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Close READER POLL 2017
We promise this won't (really) hurt.

Wanna win a new surfboard? We have a custom Chilli ‘Black Vulture’ to gift (plus all the trim you’d expect from a premium dealer). To be in the running, just answer a few questions for us. It won’t take long.

Go Home Pops, You're Drunk

I was sitting in the restaurant at the end of the road at Teahupoo. The contest had just ended and everyone on the point was keen to blow off a little steam, myself included. The last 72 hours had been a grind, and Trevor Robinson, the father of Jack Robo was going next level. Obnoxiously sauced, the group he was with closed their tab and peacefully headed for home. But he wanted to keep the party rolling.

“My son’s not here, so I’m taking his place and I get anything I want. We’ll have two more beers on Billabong…wait, make it four,” Trevor slurred to the kind, gentle woman behind the counter.

Over the years, as money and career opportunities have become commonplace at the “amateur” level of our sport, I’ve seen a lot of surf parents come and go. Some do amazing work sacrificing and supporting their children. I’m thinking of people like Tommy Asing, Chris Moore, Mike “Pops” Ho and Dino Andino who put their lives on hold to support their children’s dreams. They’ve helped guide them to fruitful careers, and more importantly, they’ve raised good humans capable of standing on their own two feet when the surf game finally ends. Tragically, other parents see their kids as a meal ticket and burn through their wealth and talent before they’re 21.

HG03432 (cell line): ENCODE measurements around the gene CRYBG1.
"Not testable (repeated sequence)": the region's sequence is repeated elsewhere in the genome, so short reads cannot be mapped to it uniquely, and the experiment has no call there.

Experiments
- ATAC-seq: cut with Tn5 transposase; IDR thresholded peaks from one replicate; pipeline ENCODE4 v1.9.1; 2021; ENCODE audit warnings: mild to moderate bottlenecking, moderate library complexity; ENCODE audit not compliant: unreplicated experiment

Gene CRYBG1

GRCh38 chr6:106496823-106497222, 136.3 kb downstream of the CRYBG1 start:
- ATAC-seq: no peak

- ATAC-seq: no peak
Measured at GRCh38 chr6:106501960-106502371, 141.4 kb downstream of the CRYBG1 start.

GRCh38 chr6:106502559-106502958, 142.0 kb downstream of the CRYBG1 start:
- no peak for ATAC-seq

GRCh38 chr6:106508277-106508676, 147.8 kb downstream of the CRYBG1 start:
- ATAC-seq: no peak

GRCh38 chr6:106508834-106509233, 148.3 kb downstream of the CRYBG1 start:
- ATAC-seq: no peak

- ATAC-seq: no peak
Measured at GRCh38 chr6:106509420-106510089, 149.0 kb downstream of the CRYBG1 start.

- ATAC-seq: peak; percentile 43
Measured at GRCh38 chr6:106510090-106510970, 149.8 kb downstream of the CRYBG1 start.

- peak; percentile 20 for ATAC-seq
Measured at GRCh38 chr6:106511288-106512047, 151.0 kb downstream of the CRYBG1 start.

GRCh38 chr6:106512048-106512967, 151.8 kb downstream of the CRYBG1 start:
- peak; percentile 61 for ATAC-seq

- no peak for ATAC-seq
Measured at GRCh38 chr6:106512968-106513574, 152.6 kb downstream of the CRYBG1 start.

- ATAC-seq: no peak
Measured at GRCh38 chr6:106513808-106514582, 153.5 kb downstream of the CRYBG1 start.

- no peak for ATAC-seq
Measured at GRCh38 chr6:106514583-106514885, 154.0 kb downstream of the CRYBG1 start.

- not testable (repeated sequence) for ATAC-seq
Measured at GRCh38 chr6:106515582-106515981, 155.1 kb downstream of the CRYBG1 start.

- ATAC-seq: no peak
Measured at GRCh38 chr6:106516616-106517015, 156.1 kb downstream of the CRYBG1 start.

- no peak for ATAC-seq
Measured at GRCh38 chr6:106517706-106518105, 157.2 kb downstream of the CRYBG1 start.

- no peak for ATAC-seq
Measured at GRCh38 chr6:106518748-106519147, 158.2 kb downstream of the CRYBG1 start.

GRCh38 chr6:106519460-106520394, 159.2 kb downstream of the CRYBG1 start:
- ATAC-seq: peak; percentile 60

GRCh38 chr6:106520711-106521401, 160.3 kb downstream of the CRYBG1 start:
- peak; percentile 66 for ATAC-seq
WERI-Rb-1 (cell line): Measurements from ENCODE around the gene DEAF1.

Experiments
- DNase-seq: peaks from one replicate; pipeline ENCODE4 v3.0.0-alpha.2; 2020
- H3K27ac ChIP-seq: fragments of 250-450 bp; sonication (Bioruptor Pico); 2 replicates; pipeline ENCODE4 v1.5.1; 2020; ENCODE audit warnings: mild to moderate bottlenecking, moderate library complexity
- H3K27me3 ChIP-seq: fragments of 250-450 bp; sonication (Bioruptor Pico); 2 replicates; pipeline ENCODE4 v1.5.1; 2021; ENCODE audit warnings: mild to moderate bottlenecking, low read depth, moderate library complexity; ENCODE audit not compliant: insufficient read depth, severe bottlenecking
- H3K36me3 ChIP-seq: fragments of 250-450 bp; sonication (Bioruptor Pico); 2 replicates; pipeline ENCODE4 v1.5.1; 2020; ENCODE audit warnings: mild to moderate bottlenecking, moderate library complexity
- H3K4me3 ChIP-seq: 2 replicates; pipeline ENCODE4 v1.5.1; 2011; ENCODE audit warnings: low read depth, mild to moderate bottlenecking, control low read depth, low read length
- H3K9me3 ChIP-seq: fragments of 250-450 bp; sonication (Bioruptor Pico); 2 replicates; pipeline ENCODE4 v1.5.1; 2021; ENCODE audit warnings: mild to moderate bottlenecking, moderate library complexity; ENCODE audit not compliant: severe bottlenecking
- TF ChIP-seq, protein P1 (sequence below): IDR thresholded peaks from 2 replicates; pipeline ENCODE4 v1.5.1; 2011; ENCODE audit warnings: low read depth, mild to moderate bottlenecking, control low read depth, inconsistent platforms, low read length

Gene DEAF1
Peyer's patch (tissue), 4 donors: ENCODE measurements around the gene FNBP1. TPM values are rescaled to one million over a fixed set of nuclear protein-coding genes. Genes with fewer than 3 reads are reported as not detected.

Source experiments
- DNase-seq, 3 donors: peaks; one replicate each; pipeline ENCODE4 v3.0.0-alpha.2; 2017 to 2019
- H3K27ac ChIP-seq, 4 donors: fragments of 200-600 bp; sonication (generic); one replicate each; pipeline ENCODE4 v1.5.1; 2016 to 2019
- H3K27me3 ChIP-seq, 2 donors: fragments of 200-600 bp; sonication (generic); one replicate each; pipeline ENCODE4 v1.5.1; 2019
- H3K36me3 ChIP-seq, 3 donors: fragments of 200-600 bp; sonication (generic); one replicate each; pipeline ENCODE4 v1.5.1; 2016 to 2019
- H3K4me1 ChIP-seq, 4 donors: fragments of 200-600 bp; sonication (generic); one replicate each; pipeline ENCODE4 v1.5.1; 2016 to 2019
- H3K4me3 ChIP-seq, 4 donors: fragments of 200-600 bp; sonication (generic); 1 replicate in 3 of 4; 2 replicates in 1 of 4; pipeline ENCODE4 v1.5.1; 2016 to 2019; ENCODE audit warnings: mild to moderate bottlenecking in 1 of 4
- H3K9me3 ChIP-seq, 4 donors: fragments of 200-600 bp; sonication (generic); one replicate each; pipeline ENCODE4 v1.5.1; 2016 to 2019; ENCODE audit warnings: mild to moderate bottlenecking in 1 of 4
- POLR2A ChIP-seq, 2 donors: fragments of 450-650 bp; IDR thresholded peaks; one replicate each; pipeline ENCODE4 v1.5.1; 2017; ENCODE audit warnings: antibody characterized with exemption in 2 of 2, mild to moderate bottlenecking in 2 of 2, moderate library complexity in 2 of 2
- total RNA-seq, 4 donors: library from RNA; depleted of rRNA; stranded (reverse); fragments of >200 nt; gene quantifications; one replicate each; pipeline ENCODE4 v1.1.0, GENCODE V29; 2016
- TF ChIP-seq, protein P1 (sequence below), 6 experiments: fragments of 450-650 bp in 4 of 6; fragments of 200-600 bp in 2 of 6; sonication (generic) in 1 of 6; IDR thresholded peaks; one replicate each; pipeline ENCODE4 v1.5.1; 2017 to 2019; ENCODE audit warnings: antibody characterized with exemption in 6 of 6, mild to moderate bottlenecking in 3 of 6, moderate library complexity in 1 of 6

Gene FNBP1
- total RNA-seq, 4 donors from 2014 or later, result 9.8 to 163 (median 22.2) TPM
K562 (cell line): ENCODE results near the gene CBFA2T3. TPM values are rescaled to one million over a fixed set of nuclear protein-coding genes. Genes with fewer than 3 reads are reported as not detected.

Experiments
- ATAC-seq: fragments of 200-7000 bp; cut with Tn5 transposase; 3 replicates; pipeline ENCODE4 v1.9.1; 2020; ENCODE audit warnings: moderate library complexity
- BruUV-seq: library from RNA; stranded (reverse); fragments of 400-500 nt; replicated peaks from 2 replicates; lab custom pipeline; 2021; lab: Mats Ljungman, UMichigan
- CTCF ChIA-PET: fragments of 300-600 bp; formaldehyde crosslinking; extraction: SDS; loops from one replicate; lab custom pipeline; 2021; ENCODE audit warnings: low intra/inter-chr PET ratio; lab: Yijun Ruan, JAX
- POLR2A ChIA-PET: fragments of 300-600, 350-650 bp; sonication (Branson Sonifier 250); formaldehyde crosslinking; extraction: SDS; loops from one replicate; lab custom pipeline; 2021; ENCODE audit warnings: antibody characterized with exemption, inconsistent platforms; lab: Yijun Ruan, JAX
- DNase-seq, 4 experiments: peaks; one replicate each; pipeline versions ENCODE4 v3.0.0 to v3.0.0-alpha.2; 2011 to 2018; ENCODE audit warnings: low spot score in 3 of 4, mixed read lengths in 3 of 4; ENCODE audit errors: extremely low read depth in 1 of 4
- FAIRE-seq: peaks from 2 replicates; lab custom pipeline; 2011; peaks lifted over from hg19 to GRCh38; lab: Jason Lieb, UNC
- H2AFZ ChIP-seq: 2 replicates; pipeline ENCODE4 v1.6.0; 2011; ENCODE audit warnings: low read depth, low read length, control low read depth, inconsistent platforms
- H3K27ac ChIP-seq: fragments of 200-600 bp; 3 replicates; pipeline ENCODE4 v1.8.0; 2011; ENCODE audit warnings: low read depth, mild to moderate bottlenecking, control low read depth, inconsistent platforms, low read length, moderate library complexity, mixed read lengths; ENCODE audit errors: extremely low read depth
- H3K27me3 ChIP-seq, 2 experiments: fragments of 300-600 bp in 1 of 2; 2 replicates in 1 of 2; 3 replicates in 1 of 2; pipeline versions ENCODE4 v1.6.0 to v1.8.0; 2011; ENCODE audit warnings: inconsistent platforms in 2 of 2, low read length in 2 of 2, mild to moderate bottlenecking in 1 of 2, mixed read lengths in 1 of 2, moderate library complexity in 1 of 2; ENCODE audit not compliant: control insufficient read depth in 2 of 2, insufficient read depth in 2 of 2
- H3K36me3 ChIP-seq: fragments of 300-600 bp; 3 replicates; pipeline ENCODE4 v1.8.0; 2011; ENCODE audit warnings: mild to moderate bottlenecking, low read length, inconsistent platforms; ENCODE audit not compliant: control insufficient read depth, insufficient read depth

“Anything we want is on Billabong, okay?” he condescendingly added.

He’d gone rogue. Rude as all get-up. Had this been Hawaii and not Tahiti, his night probably would have ended with a couple well-deserved open-hand slaps.

Hoarding his four beers, Trevor sat down at my table and began to regale us with his drunk driving escapade from Papeete, which ended with him abandoning his rental car in a ditch somewhere.

“I don’t care what happens to you, man, but you’re going to hurt somebody driving like that,” I told him. “You gotta take it easy, man.”

He blew me off and kept jabbering. I’d heard enough.

“You’re winning, man,” I said, getting up to leave.

“Are you being sarcastic?” he stammered as I walked out into the rainy night.

The scene was heartbreaking. Jack's a great kid. He’s clearly got the talent to be one of the best surfers in the world. When I first met him some years ago, he was bright-eyed and eager to learn and see the world. It was so clear he possessed everything he needed to go far in his surf life. Now that he’s on the verge of stepping into the big leagues, he deserves better than his old man swindling free beers on his sponsor’s dime.

Sitting in the channel during the contest, I had a long conversation with a career team manager who’s dealt with these issues throughout his professional life. The conversation was off the record and he shall remain nameless, but he said something that resonated.

“I call bullshit on this stuff when I see it,” he said. “Because I love these kids. But I’ve seen too many tragedies in my life to be quiet. If you love them, show them, put their best interests first.”

Names like Nicky Woods and Shane Herring came up, as did the damage that Kalani Robb’s parents did to his career. It’s probably not kosher to call somebody out in public for poor parenting or substance abuse, but keeping quiet helps no one. We’ve seen this play out in surfing time and again. I never put pen to paper while my friend Andy Irons struggled with his demons. I regret it every day. Maybe if somebody had been able to say something it would have helped. Maybe he’d still be with us if he knew how much people really cared. I’ll never know because I didn’t have the guts to be honest.

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